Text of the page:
A Christchurch mother has denied it was her and not her partner that killed her 15-month-old boy.
Troy Taylor is on trial in the High Court in Christchurch for assaulting and murdering Ihaka Stokes in his home in 2015.
Mikala Stokes, Ihaka's mother, was the first witness to be called by the prosecution, and told the court about the repeated headaches Mr Taylor was suffering at the time.
Defence lawyer Philip Shamy suggested to Ms Stokes in court today that she was not coping at the time of Ihaka's death and relied heavily on Mr Taylor to look after her son.
Mr Shamy said she was young, heavily pregnant and was subject to mood swings, and that she had unintentionally harmed the toddler while the accused was out getting a tattoo.
Ms Stokes said while she had sent her partner a text message saying she was about to go insane and had put Ihaka down and walked away after losing patience, she was nevertheless coping.
Mr Shamy asked her directly: "Did you kill this boy?"
Ms Stokes replied that she would never harm her children.
The record of her police interview showed she replied to a question about whether she had harmed her child by saying, "I don't know."
The transcript said she then laughed and continued, saying, "Not that I know of."
She also talked about her habit of sleep-walking as a possible explanation for her son's injuries.
When asked about this by the defence lawyer, she said she had told police that to throw them off the trail, because she loved Mr Taylor "and did not want him to go down for this".
"I was protecting him," she told the court.
Mr Shamy said his client would give evidence that Ihaka was unwell the night he was found unconscious in his cot, and that he was floppy and had raspy breathing.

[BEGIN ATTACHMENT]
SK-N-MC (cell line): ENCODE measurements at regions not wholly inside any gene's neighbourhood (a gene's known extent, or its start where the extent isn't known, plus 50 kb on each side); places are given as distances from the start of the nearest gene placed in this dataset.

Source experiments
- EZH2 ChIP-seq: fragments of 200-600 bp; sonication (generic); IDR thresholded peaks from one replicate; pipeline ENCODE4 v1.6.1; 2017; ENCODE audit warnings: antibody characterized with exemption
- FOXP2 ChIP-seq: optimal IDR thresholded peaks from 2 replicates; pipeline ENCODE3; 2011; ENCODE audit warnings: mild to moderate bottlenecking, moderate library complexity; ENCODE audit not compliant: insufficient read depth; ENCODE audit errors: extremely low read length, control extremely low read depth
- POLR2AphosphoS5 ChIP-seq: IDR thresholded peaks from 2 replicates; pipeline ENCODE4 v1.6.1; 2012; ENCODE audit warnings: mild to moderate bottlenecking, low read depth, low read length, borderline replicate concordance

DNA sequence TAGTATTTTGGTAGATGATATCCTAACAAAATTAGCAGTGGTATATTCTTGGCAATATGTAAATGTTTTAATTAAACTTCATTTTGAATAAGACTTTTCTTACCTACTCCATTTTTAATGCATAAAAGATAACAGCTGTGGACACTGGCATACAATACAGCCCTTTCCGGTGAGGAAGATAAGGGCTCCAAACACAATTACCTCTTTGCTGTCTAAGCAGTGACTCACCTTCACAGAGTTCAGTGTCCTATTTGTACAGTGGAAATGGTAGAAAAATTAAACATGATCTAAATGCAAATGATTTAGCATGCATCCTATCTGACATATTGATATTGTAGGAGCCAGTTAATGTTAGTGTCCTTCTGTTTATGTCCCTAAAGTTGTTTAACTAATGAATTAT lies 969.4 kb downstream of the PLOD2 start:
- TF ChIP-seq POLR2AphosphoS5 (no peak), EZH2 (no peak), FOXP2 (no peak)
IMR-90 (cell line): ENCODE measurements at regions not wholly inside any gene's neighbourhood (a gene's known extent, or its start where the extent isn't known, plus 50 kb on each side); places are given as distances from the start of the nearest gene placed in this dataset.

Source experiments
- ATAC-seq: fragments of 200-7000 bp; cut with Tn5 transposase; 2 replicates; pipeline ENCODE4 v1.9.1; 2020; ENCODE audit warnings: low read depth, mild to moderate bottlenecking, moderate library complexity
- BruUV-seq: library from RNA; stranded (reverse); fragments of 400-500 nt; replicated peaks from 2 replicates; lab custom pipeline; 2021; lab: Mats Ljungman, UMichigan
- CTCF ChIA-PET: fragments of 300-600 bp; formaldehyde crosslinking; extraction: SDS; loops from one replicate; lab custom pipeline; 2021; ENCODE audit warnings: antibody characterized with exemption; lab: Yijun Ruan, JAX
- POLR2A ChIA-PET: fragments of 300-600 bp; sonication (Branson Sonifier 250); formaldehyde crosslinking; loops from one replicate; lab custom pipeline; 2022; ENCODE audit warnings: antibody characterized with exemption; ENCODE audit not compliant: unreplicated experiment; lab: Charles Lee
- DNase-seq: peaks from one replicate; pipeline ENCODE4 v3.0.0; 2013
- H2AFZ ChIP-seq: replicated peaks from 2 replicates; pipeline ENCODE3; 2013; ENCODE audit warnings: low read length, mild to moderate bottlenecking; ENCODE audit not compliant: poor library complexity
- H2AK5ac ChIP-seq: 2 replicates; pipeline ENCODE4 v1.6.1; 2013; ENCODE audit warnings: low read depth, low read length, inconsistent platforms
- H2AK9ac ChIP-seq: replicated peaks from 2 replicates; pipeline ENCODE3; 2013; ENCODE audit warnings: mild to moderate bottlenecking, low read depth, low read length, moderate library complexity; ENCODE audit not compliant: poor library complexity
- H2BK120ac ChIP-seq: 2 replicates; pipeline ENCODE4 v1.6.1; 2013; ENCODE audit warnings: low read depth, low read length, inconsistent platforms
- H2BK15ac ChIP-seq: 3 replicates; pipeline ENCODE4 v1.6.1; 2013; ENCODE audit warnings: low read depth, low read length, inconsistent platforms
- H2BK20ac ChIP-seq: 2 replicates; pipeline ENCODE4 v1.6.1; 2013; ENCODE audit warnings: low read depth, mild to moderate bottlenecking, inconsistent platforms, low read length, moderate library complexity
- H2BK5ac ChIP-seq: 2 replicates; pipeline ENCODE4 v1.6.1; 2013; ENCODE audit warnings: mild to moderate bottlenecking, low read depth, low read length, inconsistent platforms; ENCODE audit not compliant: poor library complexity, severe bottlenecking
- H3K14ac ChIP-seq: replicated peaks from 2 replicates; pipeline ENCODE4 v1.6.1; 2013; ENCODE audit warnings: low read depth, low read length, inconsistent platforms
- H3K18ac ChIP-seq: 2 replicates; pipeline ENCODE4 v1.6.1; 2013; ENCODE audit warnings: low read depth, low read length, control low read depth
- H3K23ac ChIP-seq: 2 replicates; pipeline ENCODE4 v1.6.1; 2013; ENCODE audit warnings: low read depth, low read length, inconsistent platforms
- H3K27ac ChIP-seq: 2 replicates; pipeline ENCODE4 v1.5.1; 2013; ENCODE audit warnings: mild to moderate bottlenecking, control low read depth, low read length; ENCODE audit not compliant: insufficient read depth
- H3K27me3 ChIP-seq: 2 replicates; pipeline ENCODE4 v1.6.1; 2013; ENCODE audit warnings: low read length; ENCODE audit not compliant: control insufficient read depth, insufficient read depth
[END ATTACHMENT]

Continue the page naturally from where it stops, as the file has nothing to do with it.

Ms Stokes said that was not true.
The first she knew there was something wrong with her son was when Mr Taylor woke her to tell her that, she said.
Mr Taylor said the first he knew there was something wrong was when he heard a loud bump and ran to the boy's room to find him unconscious.
Both Mr Taylor and Ms Stokes held their faces in their hands and wept as the jury heard a recording of the emergency call-taker giving Mr Taylor instructions on how to perform CPR on the child.
Members of the jury and the public gallery were also visibly upset as this was being played.
Ms Stokes could be heard in the background pleading with the call-taker and asking what they should do.
She told the court her son was not breathing, was pale and had blue lips and how every few minutes he let out loud gasps as he fought to stay alive.
Later, a photo of Ihaka Stokes after he had died was put up on a screen for Ms Stokes to see.
It was the first time she had seen a photo of him like this and she was only able to look at his bruised and pale face for a short period as the Crown lawyer detailed the 59 separate injuries her son had suffered.
The case continues.